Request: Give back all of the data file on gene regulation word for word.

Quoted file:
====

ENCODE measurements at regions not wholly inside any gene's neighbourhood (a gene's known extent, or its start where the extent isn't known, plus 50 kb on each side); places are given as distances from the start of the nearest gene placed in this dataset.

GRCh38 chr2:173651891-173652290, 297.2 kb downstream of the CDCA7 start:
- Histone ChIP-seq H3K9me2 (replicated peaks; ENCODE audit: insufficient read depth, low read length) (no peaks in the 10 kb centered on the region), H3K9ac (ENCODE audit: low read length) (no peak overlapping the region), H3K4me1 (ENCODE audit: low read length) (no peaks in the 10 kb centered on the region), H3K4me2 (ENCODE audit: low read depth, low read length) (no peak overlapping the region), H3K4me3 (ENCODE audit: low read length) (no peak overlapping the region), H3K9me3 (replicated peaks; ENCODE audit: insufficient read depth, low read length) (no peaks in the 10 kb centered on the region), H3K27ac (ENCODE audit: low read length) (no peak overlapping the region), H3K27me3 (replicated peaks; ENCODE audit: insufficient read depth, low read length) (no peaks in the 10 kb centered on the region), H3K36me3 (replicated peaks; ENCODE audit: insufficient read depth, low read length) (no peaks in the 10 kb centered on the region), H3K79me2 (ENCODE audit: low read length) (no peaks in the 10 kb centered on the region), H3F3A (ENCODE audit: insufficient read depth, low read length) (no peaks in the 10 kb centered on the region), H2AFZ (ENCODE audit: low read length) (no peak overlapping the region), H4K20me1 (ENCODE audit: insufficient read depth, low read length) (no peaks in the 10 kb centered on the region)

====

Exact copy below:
ENCODE measurements at regions not wholly inside any gene's neighbourhood (a gene's known extent, or its start where the extent isn't known, plus 50 kb on each side); places are given as distances from the start of the nearest gene placed in this dataset.

GRCh38 chr2:173651891-173652290, 297.2 kb downstream of the CDCA7 start:
- Histone ChIP-seq H3K9me2 (replicated peaks; ENCODE audit: insufficient read depth, low read length) (no peaks in the 10 kb centered on the region), H3K9ac (ENCODE audit: low read length) (no peak overlapping the region), H3K4me1 (ENCODE audit: low read length) (no peaks in the 10 kb centered on the region), H3K4me2 (ENCODE audit: low read depth, low read length) (no peak overlapping the region), H3K4me3 (ENCODE audit: low read length) (no peak overlapping the region), H3K9me3 (replicated peaks; ENCODE audit: insufficient read depth, low read length) (no peaks in the 10 kb centered on the region), H3K27ac (ENCODE audit: low read length) (no peak overlapping the region), H3K27me3 (replicated peaks; ENCODE audit: insufficient read depth, low read length) (no peaks in the 10 kb centered on the region), H3K36me3 (replicated peaks; ENCODE audit: insufficient read depth, low read length) (no peaks in the 10 kb centered on the region), H3K79me2 (ENCODE audit: low read length) (no peaks in the 10 kb centered on the region), H3F3A (ENCODE audit: insufficient read depth, low read length) (no peaks in the 10 kb centered on the region), H2AFZ (ENCODE audit: low read length) (no peak overlapping the region), H4K20me1 (ENCODE audit: insufficient read depth, low read length) (no peaks in the 10 kb centered on the region)